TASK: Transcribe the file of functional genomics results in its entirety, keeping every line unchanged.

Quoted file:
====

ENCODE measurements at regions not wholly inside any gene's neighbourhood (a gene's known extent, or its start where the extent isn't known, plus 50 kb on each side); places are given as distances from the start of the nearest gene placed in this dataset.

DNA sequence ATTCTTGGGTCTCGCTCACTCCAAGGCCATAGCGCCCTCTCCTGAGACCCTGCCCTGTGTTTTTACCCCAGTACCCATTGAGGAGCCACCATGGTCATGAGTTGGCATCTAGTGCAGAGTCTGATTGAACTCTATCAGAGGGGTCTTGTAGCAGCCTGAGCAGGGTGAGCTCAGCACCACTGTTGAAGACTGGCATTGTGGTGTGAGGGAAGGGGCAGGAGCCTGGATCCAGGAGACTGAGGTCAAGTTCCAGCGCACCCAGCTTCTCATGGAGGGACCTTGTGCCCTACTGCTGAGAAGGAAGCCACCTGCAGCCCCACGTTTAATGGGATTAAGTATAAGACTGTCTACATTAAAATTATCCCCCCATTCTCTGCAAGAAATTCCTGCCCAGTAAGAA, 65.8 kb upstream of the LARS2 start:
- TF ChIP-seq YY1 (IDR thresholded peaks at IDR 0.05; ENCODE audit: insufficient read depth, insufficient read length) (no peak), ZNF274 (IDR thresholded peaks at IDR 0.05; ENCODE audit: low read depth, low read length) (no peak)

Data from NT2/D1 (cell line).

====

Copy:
ENCODE measurements at regions not wholly inside any gene's neighbourhood (a gene's known extent, or its start where the extent isn't known, plus 50 kb on each side); places are given as distances from the start of the nearest gene placed in this dataset.

DNA sequence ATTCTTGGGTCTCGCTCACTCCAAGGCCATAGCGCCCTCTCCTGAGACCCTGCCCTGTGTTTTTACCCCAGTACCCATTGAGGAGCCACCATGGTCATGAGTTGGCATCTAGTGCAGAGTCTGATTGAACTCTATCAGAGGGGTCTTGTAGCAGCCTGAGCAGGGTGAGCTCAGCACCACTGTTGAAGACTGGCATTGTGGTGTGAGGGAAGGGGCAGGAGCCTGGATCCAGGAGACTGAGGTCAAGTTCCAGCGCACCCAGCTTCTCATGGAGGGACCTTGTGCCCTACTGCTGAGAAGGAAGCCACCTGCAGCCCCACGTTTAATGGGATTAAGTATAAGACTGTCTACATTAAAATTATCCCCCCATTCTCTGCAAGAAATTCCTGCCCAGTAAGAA, 65.8 kb upstream of the LARS2 start:
- TF ChIP-seq YY1 (IDR thresholded peaks at IDR 0.05; ENCODE audit: insufficient read depth, insufficient read length) (no peak), ZNF274 (IDR thresholded peaks at IDR 0.05; ENCODE audit: low read depth, low read length) (no peak)

Data from NT2/D1 (cell line).